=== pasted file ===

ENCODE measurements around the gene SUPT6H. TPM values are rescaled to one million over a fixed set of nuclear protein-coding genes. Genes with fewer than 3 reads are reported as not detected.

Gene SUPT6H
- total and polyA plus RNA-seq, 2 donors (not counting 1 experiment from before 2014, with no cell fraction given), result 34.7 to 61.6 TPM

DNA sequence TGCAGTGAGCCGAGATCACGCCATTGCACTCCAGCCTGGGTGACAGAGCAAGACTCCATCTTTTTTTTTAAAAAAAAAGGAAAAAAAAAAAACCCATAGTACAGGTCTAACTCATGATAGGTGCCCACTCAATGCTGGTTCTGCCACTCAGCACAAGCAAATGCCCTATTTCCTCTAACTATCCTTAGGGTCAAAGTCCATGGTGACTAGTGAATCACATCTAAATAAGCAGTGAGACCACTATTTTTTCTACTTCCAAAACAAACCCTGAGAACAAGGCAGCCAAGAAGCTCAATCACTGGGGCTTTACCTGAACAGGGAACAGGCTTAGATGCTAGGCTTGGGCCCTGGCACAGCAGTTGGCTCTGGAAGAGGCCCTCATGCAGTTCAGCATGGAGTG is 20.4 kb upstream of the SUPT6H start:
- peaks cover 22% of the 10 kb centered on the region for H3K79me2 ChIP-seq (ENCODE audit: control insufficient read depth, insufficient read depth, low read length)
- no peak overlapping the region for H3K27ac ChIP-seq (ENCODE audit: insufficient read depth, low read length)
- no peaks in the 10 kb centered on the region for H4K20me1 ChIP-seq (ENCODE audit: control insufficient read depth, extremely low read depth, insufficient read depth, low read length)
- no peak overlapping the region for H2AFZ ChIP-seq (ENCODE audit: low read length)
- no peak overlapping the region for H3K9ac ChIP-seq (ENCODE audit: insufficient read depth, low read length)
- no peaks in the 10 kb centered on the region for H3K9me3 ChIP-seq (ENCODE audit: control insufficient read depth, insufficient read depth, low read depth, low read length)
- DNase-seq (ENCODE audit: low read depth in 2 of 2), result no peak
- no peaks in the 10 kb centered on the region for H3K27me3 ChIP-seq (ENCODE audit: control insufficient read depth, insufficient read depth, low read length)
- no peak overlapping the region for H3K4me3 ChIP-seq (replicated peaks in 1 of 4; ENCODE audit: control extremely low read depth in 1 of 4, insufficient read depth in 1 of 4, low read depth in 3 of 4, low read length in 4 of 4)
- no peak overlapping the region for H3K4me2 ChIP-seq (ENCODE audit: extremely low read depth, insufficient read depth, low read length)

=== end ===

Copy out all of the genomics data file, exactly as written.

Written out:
ENCODE measurements around the gene SUPT6H. TPM values are rescaled to one million over a fixed set of nuclear protein-coding genes. Genes with fewer than 3 reads are reported as not detected.

Gene SUPT6H
- total and polyA plus RNA-seq, 2 donors (not counting 1 experiment from before 2014, with no cell fraction given), result 34.7 to 61.6 TPM

DNA sequence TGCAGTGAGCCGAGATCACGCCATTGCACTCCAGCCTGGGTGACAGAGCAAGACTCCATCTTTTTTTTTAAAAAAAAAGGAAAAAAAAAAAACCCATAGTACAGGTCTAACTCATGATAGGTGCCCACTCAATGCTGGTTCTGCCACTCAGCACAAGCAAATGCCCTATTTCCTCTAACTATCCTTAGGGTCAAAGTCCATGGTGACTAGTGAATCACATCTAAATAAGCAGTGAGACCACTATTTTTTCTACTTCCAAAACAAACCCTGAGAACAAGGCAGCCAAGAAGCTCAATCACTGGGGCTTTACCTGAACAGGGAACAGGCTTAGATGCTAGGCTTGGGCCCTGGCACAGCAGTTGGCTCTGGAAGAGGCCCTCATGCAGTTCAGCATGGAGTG is 20.4 kb upstream of the SUPT6H start:
- peaks cover 22% of the 10 kb centered on the region for H3K79me2 ChIP-seq (ENCODE audit: control insufficient read depth, insufficient read depth, low read length)
- no peak overlapping the region for H3K27ac ChIP-seq (ENCODE audit: insufficient read depth, low read length)
- no peaks in the 10 kb centered on the region for H4K20me1 ChIP-seq (ENCODE audit: control insufficient read depth, extremely low read depth, insufficient read depth, low read length)
- no peak overlapping the region for H2AFZ ChIP-seq (ENCODE audit: low read length)
- no peak overlapping the region for H3K9ac ChIP-seq (ENCODE audit: insufficient read depth, low read length)
- no peaks in the 10 kb centered on the region for H3K9me3 ChIP-seq (ENCODE audit: control insufficient read depth, insufficient read depth, low read depth, low read length)
- DNase-seq (ENCODE audit: low read depth in 2 of 2), result no peak
- no peaks in the 10 kb centered on the region for H3K27me3 ChIP-seq (ENCODE audit: control insufficient read depth, insufficient read depth, low read length)
- no peak overlapping the region for H3K4me3 ChIP-seq (replicated peaks in 1 of 4; ENCODE audit: control extremely low read depth in 1 of 4, insufficient read depth in 1 of 4, low read depth in 3 of 4, low read length in 4 of 4)
- no peak overlapping the region for H3K4me2 ChIP-seq (ENCODE audit: extremely low read depth, insufficient read depth, low read length)